The unofficial start to summer will definitely feel as such across the Midwest on Memorial Day. The Northeast will escape the steaminess until after the holiday.
Cooler air returning to the Midwest and Northeast to close out the week is not a sign of things to come for the holiday weekend.
While heat and humidity will remain absent on Saturday, a gradual warming trend will follow through Memorial Day.
The Midwest, however, will not be able to enjoy the Memorial Day holiday weekend without an increase in humidity.
More humid air will first funnel into the Upper Midwest, including Minneapolis, on Sunday before encompassing Chicago and the rest of the Midwest on Memorial Day.
The combination of the humidity and temperatures soaring well into the 80s will cause some discomfort for those who have picnics, parades and other outdoor Memorial Day celebrations planned.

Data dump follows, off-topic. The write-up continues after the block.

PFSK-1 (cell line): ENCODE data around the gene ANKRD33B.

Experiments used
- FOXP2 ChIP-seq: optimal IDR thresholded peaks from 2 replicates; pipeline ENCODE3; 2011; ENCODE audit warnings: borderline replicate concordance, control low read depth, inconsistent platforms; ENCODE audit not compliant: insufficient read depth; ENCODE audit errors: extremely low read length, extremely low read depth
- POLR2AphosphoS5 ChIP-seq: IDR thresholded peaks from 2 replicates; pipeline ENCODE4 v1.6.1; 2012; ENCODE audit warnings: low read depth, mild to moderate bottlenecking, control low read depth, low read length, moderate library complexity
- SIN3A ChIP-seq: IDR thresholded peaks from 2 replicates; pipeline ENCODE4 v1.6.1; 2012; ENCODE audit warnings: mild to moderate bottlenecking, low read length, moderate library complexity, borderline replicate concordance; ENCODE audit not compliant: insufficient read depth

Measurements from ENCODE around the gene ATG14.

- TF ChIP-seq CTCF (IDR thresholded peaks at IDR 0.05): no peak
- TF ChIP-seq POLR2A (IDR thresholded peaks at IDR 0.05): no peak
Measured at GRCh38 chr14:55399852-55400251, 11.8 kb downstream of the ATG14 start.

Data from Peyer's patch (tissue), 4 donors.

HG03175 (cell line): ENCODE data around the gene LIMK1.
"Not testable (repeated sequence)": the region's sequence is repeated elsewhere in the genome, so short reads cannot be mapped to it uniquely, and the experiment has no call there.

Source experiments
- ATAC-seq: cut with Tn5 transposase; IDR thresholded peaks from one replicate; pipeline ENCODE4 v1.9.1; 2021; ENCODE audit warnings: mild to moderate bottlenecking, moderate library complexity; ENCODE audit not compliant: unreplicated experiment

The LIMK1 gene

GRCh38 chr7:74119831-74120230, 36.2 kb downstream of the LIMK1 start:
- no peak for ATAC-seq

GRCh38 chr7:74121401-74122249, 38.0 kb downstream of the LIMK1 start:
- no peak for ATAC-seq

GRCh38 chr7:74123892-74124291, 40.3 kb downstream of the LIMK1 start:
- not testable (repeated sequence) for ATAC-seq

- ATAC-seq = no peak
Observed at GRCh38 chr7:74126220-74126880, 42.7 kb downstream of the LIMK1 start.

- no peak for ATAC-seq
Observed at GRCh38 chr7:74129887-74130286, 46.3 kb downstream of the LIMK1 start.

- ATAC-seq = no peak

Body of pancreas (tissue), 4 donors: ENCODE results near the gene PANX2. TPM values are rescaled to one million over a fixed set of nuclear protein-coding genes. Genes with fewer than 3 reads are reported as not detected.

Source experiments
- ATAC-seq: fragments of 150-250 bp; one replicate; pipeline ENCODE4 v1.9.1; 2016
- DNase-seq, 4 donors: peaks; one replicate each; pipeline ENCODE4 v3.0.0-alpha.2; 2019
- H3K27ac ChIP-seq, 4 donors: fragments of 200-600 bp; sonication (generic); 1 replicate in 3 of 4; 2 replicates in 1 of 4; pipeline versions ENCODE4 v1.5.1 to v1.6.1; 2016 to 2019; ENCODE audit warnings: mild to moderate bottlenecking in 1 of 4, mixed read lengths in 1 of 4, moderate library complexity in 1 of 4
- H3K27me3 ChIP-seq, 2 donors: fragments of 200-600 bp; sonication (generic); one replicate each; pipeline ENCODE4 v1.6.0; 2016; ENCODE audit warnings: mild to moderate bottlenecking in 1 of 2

Memorial Day will definitely feel like a summer day in St. Louis and Louisville, Kentucky, with temperatures set to soar to the 90-degree mark for the first time this year.
While these two cities will be dry, thunderstorms erupting in the steamy air threaten to cause disruptions to outdoor festivities on Monday across upper parts of the Midwest and Great Lakes.
The Northeast, meanwhile, will turn warmer for Memorial Day but will likely not notice an increase in humidity until Tuesday.
The return of steamy air to the Midwest and Northeast does not mean that summertime warmth is here to stay since another shot of more comfortable air may advance southward as next week progresses.
"It will be a close call for northern and eastern New England as to whether they are fully in the warmth or they get a brief taste of it around Memorial Day," stated AccuWeather.com Long Range Forecaster Mark Paquette.
The cooler air preceding and set to follow the warm surge, however, should not concern farmers and those who have already planted their gardens.
"Based on the weather pattern that I see unfolding, the threat for a frost and freeze is pretty much done for the Northeast, southern Ontario and the St. Lawrence Valley," stated AccuWeather.com Senior Meteorologist Brett Anderson.
The same can be said for the Midwest.
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